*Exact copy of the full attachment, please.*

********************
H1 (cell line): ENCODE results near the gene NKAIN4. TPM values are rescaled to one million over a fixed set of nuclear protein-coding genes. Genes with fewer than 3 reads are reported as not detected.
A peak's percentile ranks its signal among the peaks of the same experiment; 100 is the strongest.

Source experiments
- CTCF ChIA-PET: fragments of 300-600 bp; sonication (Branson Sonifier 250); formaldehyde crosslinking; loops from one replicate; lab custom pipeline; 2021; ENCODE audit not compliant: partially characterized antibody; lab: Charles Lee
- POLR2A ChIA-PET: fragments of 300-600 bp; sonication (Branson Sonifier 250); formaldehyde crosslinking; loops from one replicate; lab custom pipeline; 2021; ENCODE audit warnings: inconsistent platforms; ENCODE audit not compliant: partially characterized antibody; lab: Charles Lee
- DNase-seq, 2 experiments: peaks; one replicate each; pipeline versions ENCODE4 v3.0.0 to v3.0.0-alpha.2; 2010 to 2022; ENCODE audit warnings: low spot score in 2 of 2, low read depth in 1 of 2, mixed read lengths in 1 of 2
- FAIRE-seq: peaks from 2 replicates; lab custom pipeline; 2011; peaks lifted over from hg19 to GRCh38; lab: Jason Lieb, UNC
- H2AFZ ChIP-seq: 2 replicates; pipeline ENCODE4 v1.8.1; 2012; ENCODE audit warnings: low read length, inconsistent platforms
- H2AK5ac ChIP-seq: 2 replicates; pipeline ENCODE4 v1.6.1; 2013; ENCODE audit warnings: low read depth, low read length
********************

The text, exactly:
H1 (cell line): ENCODE results near the gene NKAIN4. TPM values are rescaled to one million over a fixed set of nuclear protein-coding genes. Genes with fewer than 3 reads are reported as not detected.
A peak's percentile ranks its signal among the peaks of the same experiment; 100 is the strongest.

Source experiments
- CTCF ChIA-PET: fragments of 300-600 bp; sonication (Branson Sonifier 250); formaldehyde crosslinking; loops from one replicate; lab custom pipeline; 2021; ENCODE audit not compliant: partially characterized antibody; lab: Charles Lee
- POLR2A ChIA-PET: fragments of 300-600 bp; sonication (Branson Sonifier 250); formaldehyde crosslinking; loops from one replicate; lab custom pipeline; 2021; ENCODE audit warnings: inconsistent platforms; ENCODE audit not compliant: partially characterized antibody; lab: Charles Lee
- DNase-seq, 2 experiments: peaks; one replicate each; pipeline versions ENCODE4 v3.0.0 to v3.0.0-alpha.2; 2010 to 2022; ENCODE audit warnings: low spot score in 2 of 2, low read depth in 1 of 2, mixed read lengths in 1 of 2
- FAIRE-seq: peaks from 2 replicates; lab custom pipeline; 2011; peaks lifted over from hg19 to GRCh38; lab: Jason Lieb, UNC
- H2AFZ ChIP-seq: 2 replicates; pipeline ENCODE4 v1.8.1; 2012; ENCODE audit warnings: low read length, inconsistent platforms
- H2AK5ac ChIP-seq: 2 replicates; pipeline ENCODE4 v1.6.1; 2013; ENCODE audit warnings: low read depth, low read length